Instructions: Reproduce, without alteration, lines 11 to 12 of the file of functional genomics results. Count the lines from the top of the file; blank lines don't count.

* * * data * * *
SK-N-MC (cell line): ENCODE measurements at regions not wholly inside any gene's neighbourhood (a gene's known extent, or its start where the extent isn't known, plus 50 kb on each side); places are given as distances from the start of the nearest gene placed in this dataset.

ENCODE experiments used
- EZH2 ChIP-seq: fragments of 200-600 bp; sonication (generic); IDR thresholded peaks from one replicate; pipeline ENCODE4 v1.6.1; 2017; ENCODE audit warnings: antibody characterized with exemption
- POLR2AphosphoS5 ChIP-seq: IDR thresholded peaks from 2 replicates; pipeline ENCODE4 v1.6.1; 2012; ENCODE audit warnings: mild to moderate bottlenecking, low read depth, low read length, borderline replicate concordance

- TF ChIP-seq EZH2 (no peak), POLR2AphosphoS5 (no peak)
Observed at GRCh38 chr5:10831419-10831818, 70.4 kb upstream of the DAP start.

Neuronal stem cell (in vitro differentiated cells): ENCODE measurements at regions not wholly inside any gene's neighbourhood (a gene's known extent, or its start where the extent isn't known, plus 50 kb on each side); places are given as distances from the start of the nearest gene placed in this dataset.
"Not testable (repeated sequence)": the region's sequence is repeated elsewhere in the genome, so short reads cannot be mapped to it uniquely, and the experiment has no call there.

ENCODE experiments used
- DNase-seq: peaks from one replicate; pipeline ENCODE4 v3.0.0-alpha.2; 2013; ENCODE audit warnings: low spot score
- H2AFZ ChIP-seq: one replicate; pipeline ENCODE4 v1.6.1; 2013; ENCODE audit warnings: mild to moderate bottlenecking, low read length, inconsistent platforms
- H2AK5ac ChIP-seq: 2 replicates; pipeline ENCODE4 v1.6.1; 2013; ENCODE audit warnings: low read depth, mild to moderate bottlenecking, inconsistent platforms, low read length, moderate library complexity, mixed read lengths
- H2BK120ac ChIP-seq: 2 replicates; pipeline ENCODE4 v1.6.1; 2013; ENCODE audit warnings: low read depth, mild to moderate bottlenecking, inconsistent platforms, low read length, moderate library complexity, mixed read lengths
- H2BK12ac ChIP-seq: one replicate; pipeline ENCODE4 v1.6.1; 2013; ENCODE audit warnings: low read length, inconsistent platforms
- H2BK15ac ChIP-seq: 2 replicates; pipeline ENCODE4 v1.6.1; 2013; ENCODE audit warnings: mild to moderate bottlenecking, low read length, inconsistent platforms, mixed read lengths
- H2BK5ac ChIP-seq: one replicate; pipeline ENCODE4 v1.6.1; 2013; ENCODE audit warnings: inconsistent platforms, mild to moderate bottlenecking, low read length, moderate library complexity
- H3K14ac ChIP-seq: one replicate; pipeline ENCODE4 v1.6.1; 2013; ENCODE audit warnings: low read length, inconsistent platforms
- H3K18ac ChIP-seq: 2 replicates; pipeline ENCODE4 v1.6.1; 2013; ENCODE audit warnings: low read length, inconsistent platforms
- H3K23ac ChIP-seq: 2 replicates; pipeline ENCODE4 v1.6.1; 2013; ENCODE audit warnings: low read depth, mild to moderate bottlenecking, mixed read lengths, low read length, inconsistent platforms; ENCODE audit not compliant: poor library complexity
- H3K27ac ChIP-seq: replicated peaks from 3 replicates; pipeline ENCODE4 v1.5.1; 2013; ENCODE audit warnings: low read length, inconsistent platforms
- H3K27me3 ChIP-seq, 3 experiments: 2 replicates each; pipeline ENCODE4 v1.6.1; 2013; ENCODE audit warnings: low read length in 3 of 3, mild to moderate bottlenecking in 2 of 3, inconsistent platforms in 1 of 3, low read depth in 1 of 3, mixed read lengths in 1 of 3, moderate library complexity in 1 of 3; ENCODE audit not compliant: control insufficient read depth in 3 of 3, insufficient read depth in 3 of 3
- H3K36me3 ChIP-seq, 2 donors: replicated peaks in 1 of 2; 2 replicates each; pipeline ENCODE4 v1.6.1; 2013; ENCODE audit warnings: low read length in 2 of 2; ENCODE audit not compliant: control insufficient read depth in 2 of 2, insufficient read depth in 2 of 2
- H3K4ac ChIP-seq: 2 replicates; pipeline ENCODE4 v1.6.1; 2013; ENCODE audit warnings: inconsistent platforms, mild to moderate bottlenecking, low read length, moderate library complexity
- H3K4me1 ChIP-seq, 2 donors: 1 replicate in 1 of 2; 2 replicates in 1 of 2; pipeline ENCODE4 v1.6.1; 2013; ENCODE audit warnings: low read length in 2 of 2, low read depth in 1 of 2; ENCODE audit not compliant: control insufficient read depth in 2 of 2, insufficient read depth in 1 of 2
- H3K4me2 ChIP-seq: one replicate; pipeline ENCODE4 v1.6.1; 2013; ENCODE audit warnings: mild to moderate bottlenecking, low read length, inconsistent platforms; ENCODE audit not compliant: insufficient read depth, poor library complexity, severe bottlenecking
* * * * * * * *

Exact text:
- H2AFZ ChIP-seq: one replicate; pipeline ENCODE4 v1.6.1; 2013; ENCODE audit warnings: mild to moderate bottlenecking, low read length, inconsistent platforms
- H2AK5ac ChIP-seq: 2 replicates; pipeline ENCODE4 v1.6.1; 2013; ENCODE audit warnings: low read depth, mild to moderate bottlenecking, inconsistent platforms, low read length, moderate library complexity, mixed read lengths